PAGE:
Comparative accuracy and 'field friendly' effectiveness of diagnostic tools for lymphatic filariasis and neurocyticercosis in Papua New Guinea and Timor-Leste with consideration on the impact of parasitic reduction programs

Reeve, David Mark (2010) Comparative accuracy and 'field friendly' effectiveness of diagnostic tools for lymphatic filariasis and neurocyticercosis in Papua New Guinea and Timor-Leste with consideration on the impact of parasitic reduction programs. Professional Doctorate (Research) thesis, James Cook University.

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This research has contributed to the field of parasitology by evaluating several diagnostic tests in the area of lymphatic filariasis and determining their suitability for field surveys. A lymphatic filariasis survey in Papua New Guinea (PNG) using the TropBio Assay showed a wide range of prevalence with locations of high prevalence among areas of low prevalence that could be reservoirs of infection if not covered by the filariasis elimination program. Additionally, the results of parasitological surveys conducted in Timor-Leste and PNG are presented, which show the presence of human parasites in these countries previously unreported in the literature. Finally, research is presented that suggests that the presence of intestinal parasites may confer some benefit to the human host.

Diagnostic tests are just as important as the medications, vaccinations and therapies used to prevent and control population health issues. Without these tests, measurement of many health problems could not occur. They are also required to determine if activities designed to address a particular health problem are succeeding. Standardised and validated diagnostic tests are therefore a mandatory requirement for monitoring and evaluation of many health programs.

An essential element for determining whether a disease is eradicable is an effective diagnostic tool. Prioritised research needs for eliminating lymphatic filariasis include defining the comparative accuracy of diagnostics and taking advantage of improving user friendliness. In 2005, a new test kit became available for detecting infection by Brugia spp. in infected individuals. The BRUGIArapid cassette uses a recombinant antigen, BmR1, to detect antibody present in serum and whole blood samples. The literature was evaluated to determine the relationship between prevalence of seropositivity using tests incorporating BmR1 and prevalence of microfilaraemia. Additionally, the test was evaluated to determine its suitability for use in field conditions. The BRUGIArapid cassette was used in several sites throughout Timor-Leste. A literature review showed acceptable sensitivity and specificity and minimal cross-reactions with other parasitic infections. There was a linear relationship between the prevalence of microfilaraemia and prevalence of seropositivity to BmR1. The equation predicts that a location with 1% microfilaraemia prevalence will have a 9.3% (95% PI, 5.2 –13.3) seropositivity to BmR1 prevalence. The test was quick and easy to use at the field sites. Problems noted with the test were poor fitting reagent bottle lids that leaked buffer during transport and testing, inaccurate instructions and a failure of the test pad to clear blood from the reading area at the recommended reading time. Changes were made to the design of the buffer bottles and test instructions were updated. The BRUGIArapid cassette was accepted for use by the World Health Organization (WHO) in Brugian filariasis elimination programs.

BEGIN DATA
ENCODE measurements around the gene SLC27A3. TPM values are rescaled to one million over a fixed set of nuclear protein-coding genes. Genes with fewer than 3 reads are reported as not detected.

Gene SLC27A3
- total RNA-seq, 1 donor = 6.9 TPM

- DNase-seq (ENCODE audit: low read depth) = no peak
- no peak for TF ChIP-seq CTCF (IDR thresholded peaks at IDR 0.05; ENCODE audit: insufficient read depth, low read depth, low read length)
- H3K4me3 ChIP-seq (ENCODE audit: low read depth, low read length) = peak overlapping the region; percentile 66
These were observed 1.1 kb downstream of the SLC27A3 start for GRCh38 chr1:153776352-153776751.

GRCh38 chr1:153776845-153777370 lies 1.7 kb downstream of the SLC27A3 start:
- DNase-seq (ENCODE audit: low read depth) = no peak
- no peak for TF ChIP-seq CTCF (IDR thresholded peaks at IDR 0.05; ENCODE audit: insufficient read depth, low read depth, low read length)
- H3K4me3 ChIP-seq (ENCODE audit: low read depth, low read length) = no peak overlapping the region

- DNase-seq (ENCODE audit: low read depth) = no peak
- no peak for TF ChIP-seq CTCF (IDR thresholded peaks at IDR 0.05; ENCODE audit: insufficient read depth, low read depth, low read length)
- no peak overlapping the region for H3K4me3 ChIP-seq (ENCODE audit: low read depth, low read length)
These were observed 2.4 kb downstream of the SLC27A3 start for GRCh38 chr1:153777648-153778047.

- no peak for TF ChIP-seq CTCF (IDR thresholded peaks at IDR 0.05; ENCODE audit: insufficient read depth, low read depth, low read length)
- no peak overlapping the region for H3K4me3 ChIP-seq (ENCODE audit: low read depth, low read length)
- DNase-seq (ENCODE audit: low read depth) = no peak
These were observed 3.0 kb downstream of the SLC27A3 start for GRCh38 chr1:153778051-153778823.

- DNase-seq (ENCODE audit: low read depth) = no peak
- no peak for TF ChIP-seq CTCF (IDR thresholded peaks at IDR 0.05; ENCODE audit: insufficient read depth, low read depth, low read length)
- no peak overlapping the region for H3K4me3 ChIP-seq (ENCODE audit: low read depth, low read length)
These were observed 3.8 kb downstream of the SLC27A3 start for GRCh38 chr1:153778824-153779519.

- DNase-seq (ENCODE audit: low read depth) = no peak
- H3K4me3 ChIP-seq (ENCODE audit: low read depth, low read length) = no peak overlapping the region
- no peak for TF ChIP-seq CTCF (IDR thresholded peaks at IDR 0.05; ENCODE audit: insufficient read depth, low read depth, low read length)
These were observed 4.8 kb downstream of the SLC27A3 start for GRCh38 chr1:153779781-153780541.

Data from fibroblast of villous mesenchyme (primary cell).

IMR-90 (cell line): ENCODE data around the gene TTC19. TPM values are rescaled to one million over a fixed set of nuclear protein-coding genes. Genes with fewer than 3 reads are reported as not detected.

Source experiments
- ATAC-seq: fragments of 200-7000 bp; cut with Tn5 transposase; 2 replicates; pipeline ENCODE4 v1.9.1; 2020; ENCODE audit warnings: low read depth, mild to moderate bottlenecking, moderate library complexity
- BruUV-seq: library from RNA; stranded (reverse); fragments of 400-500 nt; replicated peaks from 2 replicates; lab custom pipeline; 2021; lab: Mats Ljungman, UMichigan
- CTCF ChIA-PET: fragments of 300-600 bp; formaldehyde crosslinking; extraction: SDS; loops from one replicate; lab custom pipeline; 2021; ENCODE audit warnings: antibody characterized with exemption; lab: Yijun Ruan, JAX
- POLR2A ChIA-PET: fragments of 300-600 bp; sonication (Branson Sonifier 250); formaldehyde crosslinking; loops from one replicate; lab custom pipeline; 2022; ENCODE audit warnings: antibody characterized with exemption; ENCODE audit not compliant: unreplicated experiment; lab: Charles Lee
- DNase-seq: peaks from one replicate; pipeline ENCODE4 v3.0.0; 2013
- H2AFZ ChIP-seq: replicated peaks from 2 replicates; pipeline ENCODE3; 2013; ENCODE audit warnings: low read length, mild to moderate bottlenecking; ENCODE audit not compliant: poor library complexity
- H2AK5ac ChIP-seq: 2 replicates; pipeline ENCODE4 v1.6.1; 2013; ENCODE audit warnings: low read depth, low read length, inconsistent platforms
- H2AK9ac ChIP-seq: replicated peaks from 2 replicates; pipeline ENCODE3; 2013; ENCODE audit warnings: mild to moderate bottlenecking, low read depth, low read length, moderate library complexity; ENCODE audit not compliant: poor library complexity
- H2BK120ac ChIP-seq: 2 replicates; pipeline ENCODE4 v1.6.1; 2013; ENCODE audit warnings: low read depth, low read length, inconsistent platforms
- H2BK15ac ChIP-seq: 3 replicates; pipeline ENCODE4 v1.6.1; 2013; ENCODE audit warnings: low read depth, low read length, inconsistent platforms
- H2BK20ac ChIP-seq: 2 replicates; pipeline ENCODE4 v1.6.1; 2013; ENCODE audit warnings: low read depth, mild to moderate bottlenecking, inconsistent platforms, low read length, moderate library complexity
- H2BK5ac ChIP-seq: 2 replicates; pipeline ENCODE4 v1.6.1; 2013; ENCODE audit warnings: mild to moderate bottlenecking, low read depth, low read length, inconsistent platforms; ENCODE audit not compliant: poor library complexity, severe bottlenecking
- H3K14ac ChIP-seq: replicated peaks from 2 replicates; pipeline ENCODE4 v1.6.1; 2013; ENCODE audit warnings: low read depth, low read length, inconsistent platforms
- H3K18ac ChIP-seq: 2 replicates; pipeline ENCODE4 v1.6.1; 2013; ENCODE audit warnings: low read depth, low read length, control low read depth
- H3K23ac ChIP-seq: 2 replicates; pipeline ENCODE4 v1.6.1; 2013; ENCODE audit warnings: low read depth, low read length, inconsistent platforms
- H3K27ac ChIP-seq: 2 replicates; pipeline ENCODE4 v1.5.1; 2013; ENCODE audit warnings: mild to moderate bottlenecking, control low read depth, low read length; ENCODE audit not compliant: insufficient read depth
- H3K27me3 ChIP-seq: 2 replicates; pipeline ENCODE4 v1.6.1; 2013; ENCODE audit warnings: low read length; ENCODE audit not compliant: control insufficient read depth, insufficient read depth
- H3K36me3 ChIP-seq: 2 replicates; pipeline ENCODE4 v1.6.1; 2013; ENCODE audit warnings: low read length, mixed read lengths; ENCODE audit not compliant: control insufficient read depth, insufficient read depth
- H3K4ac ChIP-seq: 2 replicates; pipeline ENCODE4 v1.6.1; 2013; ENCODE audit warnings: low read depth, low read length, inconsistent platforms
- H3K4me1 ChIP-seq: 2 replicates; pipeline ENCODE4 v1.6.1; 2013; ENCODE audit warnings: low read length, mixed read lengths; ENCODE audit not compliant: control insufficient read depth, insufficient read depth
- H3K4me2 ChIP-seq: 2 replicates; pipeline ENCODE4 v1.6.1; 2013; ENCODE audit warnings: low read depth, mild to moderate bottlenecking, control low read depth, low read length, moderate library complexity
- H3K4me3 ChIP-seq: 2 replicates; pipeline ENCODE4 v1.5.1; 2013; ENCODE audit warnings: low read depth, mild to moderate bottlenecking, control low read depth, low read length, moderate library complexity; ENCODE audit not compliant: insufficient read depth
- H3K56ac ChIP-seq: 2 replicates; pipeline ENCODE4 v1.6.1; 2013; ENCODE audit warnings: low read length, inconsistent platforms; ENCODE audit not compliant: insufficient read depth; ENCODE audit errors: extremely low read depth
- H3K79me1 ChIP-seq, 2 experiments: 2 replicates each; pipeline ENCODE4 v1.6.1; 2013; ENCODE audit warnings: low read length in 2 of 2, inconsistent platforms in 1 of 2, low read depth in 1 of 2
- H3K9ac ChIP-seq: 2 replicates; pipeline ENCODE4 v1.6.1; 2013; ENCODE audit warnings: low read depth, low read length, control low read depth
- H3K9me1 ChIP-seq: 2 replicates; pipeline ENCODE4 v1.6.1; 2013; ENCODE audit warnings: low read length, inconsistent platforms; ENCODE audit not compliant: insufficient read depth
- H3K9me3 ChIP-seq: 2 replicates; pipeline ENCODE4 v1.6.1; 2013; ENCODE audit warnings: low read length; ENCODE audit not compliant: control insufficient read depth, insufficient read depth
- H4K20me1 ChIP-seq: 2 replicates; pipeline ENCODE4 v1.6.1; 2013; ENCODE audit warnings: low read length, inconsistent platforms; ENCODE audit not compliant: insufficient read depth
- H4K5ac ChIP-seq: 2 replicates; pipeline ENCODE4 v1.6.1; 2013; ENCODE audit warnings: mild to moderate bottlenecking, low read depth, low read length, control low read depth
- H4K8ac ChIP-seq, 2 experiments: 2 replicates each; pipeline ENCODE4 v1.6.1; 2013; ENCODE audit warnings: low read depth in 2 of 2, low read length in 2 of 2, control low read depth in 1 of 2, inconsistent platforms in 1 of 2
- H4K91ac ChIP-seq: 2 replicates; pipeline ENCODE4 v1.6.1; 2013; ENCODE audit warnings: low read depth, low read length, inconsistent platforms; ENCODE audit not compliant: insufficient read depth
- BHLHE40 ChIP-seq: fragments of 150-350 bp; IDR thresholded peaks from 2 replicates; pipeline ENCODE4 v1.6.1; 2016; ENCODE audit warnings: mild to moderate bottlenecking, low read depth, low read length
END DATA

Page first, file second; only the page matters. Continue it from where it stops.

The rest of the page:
There have been mixed reports of the sensitivity of the filter paper version of the TropBio W. bancrofti ELISA. This technique was evaluated as part of the baseline surveys undertaken in PNG for the elimination of filariasis program. Nocturnal blood was collected and tested for microfilaraemia and by the ICT, TropBio ELISA and the filter paper version of the TropBio ELISA kit for antigenaemia. The absorbent pad from the ICT was removed and tested by the TropBio ELISA kit. To reduce the complexity of the TropBio ELISA the necessity of the boiling step to inactivate rheumatoid factor was investigated. A modified field version of the TropBio ELISA, the fast friendly field test, that has no boiling step and is read visually, was evaluated and compared to the standard test. The filter paper technique showed poor sensitivity (67.2%, 95% CI: 62.1–72.1) although it was similar to the ICT (63.6%, 95% CI: 58.6–68.4) when compared to the serum TropBio ELISA. Using the filter paper from the ICT had better sensitivity (83.2%, 95% CI: 74.7–89.7) but was poor when used at another site (41.7%, 95% CI: 22.4–63.4) when compared to the serum version. Paired measurements using boiled and unboiled specimens were significantly correlated (r=0.97, p<0.001). The fast friendly field test had 96.0% (CI, 79.7–99.9) sensitivity and 98.4% (CI, 94.2–99.8) specificity compared to the serum version. The filter paper technique is unsuitable for due to its poor sensitivity. The boiling step appears unnecessary in the standard TropBio ELISA. The fast friendly field version shows acceptable sensitivity and specificity but may be cumbersome in field settings.